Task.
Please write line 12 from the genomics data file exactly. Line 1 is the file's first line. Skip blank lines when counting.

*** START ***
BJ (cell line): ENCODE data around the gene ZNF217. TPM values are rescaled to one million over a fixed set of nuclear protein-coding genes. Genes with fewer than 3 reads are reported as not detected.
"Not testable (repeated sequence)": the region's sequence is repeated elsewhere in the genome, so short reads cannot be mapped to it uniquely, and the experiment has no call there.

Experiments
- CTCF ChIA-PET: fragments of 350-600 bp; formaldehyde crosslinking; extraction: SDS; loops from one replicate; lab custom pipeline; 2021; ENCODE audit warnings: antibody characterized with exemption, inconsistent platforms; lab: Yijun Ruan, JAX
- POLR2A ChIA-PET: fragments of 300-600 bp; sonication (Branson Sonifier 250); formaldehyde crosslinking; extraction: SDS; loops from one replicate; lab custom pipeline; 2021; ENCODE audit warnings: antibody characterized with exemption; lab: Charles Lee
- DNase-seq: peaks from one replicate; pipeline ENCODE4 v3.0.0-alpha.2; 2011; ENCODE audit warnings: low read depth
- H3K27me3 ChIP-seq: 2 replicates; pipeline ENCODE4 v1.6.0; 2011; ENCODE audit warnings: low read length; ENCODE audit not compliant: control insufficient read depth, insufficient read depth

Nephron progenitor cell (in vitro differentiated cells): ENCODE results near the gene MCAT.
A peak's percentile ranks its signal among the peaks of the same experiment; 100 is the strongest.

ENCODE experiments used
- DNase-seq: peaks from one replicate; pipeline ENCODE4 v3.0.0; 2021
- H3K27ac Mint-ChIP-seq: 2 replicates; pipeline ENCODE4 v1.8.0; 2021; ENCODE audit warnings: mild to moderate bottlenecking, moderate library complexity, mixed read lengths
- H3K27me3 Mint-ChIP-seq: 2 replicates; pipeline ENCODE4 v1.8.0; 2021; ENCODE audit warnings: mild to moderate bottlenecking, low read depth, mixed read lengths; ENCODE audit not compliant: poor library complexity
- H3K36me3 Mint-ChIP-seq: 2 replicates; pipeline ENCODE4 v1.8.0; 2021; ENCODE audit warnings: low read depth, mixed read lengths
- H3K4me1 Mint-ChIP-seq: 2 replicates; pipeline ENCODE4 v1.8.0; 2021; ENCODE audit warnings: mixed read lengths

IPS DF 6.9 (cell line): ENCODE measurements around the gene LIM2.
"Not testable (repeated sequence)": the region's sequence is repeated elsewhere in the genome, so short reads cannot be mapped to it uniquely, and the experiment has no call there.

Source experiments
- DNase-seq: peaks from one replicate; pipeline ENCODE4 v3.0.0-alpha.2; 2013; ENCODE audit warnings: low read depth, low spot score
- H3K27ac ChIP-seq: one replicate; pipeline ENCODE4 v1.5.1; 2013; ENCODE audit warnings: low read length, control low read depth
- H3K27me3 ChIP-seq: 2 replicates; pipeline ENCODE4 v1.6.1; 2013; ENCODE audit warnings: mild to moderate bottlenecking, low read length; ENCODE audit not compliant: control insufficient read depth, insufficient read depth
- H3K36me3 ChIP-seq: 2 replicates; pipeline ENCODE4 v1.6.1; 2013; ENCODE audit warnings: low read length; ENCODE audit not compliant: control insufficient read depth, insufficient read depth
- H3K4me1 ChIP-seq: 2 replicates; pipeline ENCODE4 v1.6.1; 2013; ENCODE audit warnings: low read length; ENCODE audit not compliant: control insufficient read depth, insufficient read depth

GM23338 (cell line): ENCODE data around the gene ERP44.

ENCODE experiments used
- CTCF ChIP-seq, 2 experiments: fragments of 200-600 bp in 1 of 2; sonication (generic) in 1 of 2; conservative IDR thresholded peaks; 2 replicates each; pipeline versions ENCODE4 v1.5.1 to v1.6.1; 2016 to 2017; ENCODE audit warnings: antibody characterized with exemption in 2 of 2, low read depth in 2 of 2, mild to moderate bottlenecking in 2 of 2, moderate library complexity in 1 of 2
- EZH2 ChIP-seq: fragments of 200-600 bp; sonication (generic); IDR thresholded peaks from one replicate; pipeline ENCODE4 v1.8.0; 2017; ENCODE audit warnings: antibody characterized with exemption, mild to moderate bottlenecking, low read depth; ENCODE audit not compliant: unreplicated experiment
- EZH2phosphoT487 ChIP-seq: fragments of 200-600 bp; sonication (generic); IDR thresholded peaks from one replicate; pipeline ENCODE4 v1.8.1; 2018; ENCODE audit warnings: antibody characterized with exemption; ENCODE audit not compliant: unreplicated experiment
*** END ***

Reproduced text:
- H3K27ac Mint-ChIP-seq: 2 replicates; pipeline ENCODE4 v1.8.0; 2021; ENCODE audit warnings: mild to moderate bottlenecking, moderate library complexity, mixed read lengths